Motorola's Personal Communications Sector had a product that was just perfect for a Valentine's Day email marketing campaign -- the Talkabout(R) T900 2-way which is most easily described as a walkie-talkie for the Internet generation. Owners can use the wireless T900 to instant-message each other.
Luckily Motorola's online store, banner campaigns and college campus outreach programs had been collecting opt-in permissions from consumers interested in products like the T900 for quite a while. So Web Development Planner Kristen Glattli had a great list to email to. Only problem, the list didn't have any demographics, so Glattli had to create an intimate campaign with broad appeal.
Glattli and the Web marketing team created a broadcast email campaign that worked on three levels -- it took advantage of the power of viral marketing; it demonstrated the fun of being able to email a friend (which is the chief selling point for the T900); and it made sense in relation to Valentine's Day.
Everyone on Motorola's appropriate opt-in lists was emailed an HTML (or text depending on their email account) message with the subject line, "Send A Free Virtual Valentine!" When opened, the HTML viewer saw a red background, the subject line repeated and three gifs of different virtual Valentine's Day postcards.
The postcards were carefully designed so that hopefully all recipients would find at least one appealing no matter what demographic they came from. One card was mushily romantic, one was hip and humorous, and one was sexy. Viewers scrolling over the gifs saw the following pop-up message, "There are tons of ways to show you care, but the Talkabout(R) T900 2-way is the true way to 2-way bliss. Email your pal a Talkabout(R) T900 2-way today and spread a little love or friendship around!"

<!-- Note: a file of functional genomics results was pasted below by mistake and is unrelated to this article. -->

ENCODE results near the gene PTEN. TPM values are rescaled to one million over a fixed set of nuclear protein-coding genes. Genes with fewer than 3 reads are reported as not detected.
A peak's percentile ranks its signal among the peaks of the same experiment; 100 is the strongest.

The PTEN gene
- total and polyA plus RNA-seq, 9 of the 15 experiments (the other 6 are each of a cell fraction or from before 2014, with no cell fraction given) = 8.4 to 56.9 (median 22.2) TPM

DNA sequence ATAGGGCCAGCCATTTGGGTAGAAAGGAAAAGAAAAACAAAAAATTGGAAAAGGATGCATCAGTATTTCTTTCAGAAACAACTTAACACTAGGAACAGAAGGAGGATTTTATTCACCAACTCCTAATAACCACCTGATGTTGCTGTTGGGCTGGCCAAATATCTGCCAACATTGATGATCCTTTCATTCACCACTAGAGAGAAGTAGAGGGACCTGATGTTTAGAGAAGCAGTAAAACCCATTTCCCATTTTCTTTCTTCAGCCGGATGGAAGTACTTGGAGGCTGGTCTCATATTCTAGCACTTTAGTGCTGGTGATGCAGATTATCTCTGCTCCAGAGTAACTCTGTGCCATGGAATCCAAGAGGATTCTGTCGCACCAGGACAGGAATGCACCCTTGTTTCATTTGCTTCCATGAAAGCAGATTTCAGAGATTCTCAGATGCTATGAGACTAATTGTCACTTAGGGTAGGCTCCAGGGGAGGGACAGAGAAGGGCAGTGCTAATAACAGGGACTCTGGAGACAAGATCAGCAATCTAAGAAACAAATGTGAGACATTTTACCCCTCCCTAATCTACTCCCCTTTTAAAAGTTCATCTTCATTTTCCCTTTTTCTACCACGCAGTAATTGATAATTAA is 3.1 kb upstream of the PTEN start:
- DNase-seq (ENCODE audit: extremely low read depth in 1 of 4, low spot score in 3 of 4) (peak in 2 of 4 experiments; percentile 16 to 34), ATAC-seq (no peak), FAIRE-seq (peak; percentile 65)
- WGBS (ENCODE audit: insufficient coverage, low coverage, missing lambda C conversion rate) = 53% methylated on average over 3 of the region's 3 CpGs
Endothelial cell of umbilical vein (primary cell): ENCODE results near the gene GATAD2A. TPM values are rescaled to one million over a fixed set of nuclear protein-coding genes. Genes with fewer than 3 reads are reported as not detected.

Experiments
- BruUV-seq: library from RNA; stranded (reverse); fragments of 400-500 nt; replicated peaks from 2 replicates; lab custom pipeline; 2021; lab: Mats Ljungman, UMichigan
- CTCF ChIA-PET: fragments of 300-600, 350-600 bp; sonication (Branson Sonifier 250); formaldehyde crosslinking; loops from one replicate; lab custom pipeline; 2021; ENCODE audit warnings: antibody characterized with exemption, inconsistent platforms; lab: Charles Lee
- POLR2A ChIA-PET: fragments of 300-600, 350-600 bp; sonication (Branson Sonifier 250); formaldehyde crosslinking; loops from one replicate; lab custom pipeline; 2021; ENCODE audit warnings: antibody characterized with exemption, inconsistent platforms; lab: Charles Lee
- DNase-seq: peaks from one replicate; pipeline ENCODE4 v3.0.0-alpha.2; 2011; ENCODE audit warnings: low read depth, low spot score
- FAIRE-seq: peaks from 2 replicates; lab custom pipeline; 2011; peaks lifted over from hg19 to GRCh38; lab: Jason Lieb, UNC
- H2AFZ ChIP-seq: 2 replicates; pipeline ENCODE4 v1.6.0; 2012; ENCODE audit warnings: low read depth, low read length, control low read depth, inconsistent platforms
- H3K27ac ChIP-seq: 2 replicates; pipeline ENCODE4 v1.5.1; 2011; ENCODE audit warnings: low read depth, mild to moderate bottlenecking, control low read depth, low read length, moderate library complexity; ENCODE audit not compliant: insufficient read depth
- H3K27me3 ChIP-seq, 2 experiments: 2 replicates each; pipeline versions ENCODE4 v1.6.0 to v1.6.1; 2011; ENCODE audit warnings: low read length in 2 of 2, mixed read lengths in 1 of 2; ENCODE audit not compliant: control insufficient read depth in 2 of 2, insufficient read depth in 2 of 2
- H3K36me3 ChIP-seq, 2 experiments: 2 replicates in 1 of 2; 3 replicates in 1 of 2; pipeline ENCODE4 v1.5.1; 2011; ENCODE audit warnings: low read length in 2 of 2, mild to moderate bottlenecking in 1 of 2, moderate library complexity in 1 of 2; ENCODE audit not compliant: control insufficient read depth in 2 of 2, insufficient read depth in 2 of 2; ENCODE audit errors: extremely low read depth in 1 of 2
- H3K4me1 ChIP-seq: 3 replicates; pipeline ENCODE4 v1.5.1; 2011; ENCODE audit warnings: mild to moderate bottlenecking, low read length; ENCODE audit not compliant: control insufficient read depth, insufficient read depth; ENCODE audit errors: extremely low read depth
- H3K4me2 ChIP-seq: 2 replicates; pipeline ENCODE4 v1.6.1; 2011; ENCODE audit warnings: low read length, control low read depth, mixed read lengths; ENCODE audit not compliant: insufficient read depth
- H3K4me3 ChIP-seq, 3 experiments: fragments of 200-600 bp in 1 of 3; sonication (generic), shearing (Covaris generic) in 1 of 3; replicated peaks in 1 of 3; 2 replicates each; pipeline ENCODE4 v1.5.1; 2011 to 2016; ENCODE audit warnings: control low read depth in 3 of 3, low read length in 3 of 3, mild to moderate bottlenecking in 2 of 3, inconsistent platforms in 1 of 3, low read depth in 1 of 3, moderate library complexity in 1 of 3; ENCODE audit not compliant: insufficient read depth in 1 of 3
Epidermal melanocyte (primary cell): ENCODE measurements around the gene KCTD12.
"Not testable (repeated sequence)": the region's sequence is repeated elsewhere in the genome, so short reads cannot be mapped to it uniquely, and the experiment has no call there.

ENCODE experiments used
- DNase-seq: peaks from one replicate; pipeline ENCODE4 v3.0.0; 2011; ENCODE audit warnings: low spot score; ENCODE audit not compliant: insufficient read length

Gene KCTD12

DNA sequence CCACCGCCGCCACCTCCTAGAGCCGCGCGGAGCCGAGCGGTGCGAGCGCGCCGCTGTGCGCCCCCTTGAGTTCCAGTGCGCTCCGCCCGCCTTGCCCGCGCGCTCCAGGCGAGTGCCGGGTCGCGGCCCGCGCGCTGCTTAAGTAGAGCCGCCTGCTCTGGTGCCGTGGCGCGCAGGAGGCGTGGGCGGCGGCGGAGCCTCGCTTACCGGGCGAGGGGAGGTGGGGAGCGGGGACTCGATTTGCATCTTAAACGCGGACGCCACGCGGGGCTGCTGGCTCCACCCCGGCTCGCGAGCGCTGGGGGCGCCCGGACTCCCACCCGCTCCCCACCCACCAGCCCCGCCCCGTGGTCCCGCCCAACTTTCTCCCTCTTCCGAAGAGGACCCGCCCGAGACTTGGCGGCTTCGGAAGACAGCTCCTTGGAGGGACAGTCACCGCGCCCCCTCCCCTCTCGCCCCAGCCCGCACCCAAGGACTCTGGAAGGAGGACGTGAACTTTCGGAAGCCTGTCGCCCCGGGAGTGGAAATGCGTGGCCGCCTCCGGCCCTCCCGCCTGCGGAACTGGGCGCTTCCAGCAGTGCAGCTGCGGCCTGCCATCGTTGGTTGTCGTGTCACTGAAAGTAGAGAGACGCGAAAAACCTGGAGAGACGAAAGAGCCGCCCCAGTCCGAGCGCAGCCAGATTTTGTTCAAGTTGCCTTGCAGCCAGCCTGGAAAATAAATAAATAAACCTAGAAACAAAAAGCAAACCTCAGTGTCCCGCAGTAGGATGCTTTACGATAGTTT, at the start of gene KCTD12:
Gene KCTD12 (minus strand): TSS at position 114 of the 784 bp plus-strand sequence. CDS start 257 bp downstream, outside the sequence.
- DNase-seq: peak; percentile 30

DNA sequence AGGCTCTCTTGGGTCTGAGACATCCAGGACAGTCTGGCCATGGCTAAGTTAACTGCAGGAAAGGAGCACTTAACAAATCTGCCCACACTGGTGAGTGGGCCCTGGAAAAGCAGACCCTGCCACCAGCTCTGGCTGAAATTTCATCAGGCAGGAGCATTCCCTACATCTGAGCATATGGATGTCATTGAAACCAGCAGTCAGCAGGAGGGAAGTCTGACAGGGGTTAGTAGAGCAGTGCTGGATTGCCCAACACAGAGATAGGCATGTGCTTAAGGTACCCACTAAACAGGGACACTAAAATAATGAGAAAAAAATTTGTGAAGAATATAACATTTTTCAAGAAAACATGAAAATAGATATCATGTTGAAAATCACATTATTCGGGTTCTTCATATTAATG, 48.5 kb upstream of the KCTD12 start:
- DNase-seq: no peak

Then they could click on the gifs to view them closer up, and send one (or more) with a personal message to anyone they pleased. Motorola encouraged response by placing a clear privacy note on the response form reading, "Motorola will not be collecting or using any 3rd party information provided."
Card recipients were directed to a special mini-site within Motorola's online store to pick up their card, and incidentally learn about a special Valentine's Day offer for the T900. The offer was that buyers of two $149.00 T900s would get a $50 mail-in rebate on each, plus two free carrying cases.
People who received the original email could also click through to the special offer page at Motorola's site, even if they didn't want to send a card to anyone.
5.4% of all emails sent (including the original blast email and the card announcements sent out) clicked through to the special page. Glattli couldn't reveal specific sales conversion numbers, but she did say, "We've definitely been very pleased with what we've seen."
NOTE: Glattli wanted us to be sure to add the following note to this Case Study, "Please note on the bottom of the card we give the recipient the opportunity to opt-out of any future Motorola offerings. We're very mindful of who we send emails to and will only target those that have specifically opted-in to receive our product/promotion information. By doing so, we can maintain the highest level of customer satisfaction as well as ensure that we're targeting a much more qualified lead base."
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